Review of Tom Perrotta's "Nine Inches"Books
tags: Tom Perrotta, Nine Inches, suburban fiction
Jim Cullen, a Book Review editor at HNN, chairs the History Department at the Fieldston School in New York. He is the author of Sensing the Past: Hollywood Stars and Historical Visions and the forthcoming A Brief History of the Modern Media. He blogs at American History Now.
This summer I taught a class of largely minority students facing varying degrees of academic challenges. Seeking to give them a diet of adolescent-friendly fare for discussion and writing, I turned to figures like Chicago rapper Lupe Fiasco and the Dominican-American writer Junot Diaz, to whom I was confident they could relate. Although I was less confident about it, I also decided to use Tom Perrotta's 1994 debut collection of short stories, Bad Haircut, which traces the life of a 1970s adolescent named Buddy from middle school through his high school graduation. (The juxtaposition with Diaz, another New Jersey chronicler of the suburbs whose fiction also includes subjects like coming to terms with the homosexuality of friends, proved to be quite arresting.) I'm happy to say my students loved Bad Haircut.
Having followed Perrotta through a half-dozen subsequent novels -- among them the bestselling Little Children (which was made into a movie) and The Leftovers (soon to be an HBO series) -- I was pleased to learn that his new book, Nine Inches, would be his second story collection. Unlike Bad Haircut, which followed a single character, these stories, many set in the fictional town of Gifford, (presumably not far from the imaginary Cranwood of Bad Haircut), depict a range of people, from high school students to senior citizens, policemen to doctors, solid citizens to small-time criminals. It's inevitable, then, that this collection would not have quite have the narrative cohesion of the first one.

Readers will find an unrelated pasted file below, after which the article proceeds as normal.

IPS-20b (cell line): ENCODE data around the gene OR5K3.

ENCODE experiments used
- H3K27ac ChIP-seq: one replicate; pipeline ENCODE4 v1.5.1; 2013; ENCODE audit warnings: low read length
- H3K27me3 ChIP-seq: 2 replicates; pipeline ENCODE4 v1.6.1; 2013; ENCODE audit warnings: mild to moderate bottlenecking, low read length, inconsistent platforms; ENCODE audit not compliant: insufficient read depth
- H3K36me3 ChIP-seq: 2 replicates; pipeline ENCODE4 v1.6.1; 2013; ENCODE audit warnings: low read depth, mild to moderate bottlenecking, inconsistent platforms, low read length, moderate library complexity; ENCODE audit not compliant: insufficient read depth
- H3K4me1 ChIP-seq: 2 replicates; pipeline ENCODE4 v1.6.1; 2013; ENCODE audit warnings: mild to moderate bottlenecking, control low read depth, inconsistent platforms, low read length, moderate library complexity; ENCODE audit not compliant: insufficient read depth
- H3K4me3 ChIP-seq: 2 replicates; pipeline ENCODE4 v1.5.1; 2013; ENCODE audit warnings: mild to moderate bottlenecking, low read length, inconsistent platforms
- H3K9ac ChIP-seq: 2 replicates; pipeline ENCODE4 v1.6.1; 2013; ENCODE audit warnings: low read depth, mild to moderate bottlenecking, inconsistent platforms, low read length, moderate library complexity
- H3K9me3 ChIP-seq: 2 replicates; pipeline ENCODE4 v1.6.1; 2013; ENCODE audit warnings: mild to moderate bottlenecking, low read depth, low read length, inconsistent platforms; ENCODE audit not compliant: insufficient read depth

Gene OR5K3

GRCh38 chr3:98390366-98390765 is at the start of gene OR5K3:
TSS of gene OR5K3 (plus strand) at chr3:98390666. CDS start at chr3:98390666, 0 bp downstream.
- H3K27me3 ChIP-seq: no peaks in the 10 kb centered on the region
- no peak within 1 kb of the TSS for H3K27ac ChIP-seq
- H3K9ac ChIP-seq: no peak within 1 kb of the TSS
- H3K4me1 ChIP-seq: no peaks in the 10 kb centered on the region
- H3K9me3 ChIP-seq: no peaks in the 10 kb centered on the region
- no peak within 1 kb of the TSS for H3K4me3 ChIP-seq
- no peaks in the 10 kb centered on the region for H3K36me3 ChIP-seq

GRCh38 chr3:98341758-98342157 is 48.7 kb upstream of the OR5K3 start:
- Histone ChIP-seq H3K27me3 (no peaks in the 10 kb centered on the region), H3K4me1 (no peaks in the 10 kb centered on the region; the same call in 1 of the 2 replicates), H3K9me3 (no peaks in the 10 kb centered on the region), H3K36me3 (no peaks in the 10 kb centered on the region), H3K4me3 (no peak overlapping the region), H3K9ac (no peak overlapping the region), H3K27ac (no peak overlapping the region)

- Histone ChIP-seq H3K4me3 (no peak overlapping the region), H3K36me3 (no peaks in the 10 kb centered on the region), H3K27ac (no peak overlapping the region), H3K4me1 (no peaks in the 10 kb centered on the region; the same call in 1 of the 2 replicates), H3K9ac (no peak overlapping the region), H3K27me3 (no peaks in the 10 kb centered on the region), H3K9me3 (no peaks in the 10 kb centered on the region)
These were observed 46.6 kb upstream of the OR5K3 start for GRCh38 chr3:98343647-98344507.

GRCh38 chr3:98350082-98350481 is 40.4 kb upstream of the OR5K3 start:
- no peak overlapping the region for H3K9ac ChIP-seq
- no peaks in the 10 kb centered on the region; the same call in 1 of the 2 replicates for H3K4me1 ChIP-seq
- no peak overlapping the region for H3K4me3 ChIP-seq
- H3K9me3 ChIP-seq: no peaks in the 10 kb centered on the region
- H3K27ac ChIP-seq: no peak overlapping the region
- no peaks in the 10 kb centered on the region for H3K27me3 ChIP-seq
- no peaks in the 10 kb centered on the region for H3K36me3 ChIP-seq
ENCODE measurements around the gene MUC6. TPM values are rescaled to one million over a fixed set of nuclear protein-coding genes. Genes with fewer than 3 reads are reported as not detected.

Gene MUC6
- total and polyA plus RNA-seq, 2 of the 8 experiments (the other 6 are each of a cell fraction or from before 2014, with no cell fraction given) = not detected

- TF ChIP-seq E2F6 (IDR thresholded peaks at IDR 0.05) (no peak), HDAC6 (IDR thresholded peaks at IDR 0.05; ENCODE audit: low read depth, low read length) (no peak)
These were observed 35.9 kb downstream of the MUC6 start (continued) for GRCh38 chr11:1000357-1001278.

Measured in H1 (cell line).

Thematically, however, Nine Inches is surprisingly tight -- and surprisingly grim. Perrotta has been called "an American Chekov" and "the Steinbeck of suburbia," but the mood of this book is closer to the early James Joyce of The Dubliners, where protagonists have negative epiphanies in which they confront limitations they'd managed to avoid recognizing they have. Those limitations include character defects, like the math teacher of "Grade My Teacher," who, in disclosing more than she should to a student, hesitates "long enough to realize she was making a mistake, then kept going" (and going). They also include recognizing dreams that will never be fulfilled, like those of the regretful, abusive father of "The Smile on Happy Chang's Face"or the amateur blues guitarists of "One-Four-Five," who know they can never compensate for the families they have lost.